NEW LOOK: The next Porsche Panamera has been spied while being put through its paces on a racetrack. Image: Supplied
COLOGNE, Germany - A face-lifted version of Porsche's Panamera was only introduced a year earlier but development of a successor is well under way here in 2015, as shown by another sighting of a prototype – the first time the car was raced on the challenging Nurburgring track.
The new Panamera isn’t expected on the market until 2016 so chassis mules were seen in public even earlier but this is the best sighting yet of the real machine. There’s a good reason for this: underpinning the new car is a brand-new platform that will eventually spawn several high-end models from the VW Group.
The new platform is a modular standard platform, or MSB when derived from its German title “Modularer Standardantrieb-Baukasten”.
This platform will also be used for Bentley’s next Continental range and, in modified form (the engine moved to the rear), is tipped to underpin the next Porsche 911.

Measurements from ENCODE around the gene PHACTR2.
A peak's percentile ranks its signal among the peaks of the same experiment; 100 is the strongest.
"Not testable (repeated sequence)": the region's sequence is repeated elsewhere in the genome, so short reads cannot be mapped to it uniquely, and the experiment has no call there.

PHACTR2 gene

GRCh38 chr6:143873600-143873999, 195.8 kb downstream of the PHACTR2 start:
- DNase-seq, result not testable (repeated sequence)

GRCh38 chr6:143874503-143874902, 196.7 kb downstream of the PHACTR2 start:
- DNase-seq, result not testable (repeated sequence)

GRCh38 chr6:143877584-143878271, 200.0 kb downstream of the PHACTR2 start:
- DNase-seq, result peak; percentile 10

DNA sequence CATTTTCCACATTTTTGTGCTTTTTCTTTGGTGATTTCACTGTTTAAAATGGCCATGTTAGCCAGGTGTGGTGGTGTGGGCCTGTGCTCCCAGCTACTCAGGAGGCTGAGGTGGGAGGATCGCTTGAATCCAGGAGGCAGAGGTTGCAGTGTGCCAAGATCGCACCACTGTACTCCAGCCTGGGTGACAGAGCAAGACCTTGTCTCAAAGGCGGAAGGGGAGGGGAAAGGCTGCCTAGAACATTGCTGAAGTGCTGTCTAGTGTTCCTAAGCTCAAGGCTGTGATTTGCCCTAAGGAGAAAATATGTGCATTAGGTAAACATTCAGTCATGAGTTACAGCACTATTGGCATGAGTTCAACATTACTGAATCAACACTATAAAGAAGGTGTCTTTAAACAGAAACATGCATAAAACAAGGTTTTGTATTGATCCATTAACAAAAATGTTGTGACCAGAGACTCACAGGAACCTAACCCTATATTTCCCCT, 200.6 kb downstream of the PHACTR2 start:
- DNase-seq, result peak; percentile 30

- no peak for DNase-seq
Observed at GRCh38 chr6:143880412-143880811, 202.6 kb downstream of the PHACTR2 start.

Thanks to a mix of materials, among them high-strength steel, aluminium and even some composites, the MSB will make the new Panamera lighter and stiffer than the current model. Weight savings could be as high as 100kg, depending on trim and accessories.
Styling-wise, 2012’s Panamera Sport Turismo concept points the way. The shape won’t change much but the new car should looks sleeker, its surfaces tauter. Though it has critics, the current model has proved a huge hit in the market - more than 100 000 units have been sold since its 2009 launch so Porsche isn't likely to rock the boat.
GALLERY: First look at the next Panamera
The variety of power trains on offer for the current model is likely to remain, though with revisions to improve efficiency and perhaps boost power on certain models. For the 2014 model year the Panamera S was downsized to a twin-turbo V6 from the previous V8.
The range-topping Panamera Turbo should keep its V8, however.
A plug-in hybrid model will once again be offered but with better battery technology making the car lighter and with a longer range. The current Panamera S E-Hybrid weighs a hefty 2000kg.
A previous report suggested that a manual transmission would not be offered on the next Panamera. All-wheel drive and a long-wheelbase options will remain, however.